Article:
We spent the week camping near and working on the historic AG Ranch in Shawnee, Colorado, where the Rocky Mountain Specialty Pack String – 11 mules, 2 saddle horses, and lead packer, Glenn Ryan – have their home. One of only two full regional specialty pack strings, they provide low-impact heavy hauling into wilderness and limited-access areas, train others in packing, and educate the public. Their important presence serves to preserve wilderness values in our public lands by providing heavy hauling without the need for mechanization. We had the opportunity to support the protection and maintenance of public lands by helping to improve the facilities that are home to this exceptional operation of the U.S. Forest Service.
The service work we did was difficult and tiring, but the interactions we had with Glenn and his interns, who showed us how to do the work and explained why it’s important, made us feel satisfied and accomplished at the end of each long day. The time we got to spend with the horses and mules on the ranch was an added bonus.
While we typically take Chicago ICO participants on day trips and overnight car camping trips in the Chicago region, the opportunity to take a few young people on a National Service Trip once a year provides a unique experience and a chance to deepen connections. I see huge value in all of us feeling connected to the environment in our communities, but there’s really nothing like spending some time in the mountains, sleeping in a tent and gazing at the stars. To get away from the city and be surrounded by wilderness was a gentle push from Mother Nature for us to calm our minds, open our eyes and breathe.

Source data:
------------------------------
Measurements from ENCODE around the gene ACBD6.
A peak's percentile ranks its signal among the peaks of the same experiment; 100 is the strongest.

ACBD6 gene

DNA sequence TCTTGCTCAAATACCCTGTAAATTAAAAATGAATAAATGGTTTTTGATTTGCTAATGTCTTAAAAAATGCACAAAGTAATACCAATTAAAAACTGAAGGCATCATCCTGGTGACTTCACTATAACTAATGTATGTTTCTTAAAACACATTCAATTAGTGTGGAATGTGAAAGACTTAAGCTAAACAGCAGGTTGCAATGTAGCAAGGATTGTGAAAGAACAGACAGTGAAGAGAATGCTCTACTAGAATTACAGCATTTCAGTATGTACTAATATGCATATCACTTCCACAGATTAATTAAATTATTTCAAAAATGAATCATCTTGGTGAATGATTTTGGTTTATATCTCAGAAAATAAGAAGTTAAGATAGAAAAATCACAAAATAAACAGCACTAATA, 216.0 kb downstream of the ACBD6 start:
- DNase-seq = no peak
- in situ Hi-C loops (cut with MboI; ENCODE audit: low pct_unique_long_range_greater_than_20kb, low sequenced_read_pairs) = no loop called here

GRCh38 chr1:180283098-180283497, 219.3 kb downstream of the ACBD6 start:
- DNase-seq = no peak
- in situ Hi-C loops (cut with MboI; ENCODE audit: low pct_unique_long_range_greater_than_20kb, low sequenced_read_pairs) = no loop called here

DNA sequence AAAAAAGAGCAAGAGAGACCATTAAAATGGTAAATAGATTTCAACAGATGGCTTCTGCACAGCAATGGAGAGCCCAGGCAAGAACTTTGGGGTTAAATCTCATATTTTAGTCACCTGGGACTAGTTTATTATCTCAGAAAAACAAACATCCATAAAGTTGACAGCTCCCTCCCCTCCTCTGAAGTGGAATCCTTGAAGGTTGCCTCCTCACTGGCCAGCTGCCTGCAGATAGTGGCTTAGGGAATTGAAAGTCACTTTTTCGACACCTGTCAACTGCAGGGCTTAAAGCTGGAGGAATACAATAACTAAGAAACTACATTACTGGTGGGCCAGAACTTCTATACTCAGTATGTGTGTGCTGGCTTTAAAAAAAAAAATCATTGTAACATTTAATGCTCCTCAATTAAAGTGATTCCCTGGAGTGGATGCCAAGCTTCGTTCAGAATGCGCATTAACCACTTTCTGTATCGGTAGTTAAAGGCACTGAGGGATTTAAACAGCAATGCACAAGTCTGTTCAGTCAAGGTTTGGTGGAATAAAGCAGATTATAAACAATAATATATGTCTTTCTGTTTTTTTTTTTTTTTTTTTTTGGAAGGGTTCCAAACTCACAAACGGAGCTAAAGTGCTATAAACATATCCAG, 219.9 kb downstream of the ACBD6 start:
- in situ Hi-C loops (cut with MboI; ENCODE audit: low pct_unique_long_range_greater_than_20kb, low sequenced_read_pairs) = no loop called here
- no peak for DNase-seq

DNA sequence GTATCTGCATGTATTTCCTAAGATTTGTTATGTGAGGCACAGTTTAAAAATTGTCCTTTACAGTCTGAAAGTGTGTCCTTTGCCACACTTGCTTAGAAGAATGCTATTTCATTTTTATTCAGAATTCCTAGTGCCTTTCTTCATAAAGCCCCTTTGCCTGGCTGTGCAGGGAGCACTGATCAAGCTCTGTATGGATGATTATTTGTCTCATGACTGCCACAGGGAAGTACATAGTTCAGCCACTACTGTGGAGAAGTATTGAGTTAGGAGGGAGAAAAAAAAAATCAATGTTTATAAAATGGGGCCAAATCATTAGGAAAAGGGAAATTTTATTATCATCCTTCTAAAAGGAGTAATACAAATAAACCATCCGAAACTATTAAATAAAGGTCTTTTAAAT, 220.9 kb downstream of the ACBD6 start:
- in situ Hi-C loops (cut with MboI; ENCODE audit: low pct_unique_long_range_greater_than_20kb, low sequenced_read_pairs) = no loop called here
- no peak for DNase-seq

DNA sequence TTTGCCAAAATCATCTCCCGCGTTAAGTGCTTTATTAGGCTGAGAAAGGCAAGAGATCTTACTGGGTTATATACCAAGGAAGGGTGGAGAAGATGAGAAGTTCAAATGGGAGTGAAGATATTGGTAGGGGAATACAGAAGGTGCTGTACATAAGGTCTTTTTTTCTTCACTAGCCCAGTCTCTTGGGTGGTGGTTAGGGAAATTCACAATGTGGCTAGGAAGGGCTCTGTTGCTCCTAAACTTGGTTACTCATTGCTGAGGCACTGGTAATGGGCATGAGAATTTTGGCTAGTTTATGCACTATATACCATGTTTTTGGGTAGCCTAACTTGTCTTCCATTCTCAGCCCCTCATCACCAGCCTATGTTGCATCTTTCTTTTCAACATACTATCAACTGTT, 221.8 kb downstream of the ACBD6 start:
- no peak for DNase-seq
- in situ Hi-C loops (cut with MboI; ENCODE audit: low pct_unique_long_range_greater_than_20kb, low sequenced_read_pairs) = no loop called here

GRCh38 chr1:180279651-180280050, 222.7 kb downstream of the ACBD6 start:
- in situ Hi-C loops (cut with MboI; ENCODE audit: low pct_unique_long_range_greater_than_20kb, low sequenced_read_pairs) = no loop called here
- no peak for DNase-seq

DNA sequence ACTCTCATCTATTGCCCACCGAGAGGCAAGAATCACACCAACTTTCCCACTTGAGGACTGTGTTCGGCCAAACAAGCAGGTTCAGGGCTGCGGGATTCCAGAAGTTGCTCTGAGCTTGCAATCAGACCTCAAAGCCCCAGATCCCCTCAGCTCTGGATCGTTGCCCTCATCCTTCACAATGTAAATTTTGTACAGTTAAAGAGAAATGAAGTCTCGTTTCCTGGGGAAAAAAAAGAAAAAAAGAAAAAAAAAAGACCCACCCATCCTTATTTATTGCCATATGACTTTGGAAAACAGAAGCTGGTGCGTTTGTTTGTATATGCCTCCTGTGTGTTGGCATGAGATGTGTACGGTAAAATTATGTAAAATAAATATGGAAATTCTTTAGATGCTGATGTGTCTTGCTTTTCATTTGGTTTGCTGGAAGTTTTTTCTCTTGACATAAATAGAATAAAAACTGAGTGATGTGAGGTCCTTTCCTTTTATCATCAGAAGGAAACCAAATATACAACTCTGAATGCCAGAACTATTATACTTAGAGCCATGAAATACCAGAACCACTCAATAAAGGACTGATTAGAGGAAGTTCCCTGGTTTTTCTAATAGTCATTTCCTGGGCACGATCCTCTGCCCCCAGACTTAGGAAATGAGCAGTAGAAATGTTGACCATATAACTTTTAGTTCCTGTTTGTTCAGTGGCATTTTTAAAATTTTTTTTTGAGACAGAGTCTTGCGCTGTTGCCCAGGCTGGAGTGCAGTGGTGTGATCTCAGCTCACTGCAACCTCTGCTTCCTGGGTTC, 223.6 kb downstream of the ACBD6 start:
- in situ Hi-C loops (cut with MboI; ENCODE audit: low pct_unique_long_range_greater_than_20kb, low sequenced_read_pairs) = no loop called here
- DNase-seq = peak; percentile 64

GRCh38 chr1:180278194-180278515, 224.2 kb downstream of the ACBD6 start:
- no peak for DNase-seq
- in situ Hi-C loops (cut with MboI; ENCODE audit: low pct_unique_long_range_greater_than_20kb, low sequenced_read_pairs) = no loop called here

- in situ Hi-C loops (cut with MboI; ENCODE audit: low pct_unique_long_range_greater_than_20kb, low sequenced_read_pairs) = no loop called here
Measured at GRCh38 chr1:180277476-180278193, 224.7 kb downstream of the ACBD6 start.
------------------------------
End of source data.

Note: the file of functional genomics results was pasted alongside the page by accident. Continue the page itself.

I hope the students felt the calm and serenity that I found so refreshing, and enjoyed the break in normal life and routine. The other participants and leaders on the trip expressed that having the young people there brought a new energy (quite literally—the students were often the first ones up at the crack of dawn!) that added something special to the experience.
As we returned to Chicago, I felt refreshed and inspired to continue our work growing the ICO program, connecting people with the outdoors and empowering young people to be leaders in their communities and in the environmental and social justice movements. We need them, and the hopelessness that sometimes washes over us as we face the world’s current challenges seems to fade away as we see their energy and passion to do good and fight for the future.
To learn more about the Chicago ICO program, visit our webpage here.
To find out more about Sierra Club service outings, visit our outings site.
By: Kady McFadden, Deputy Chapter Director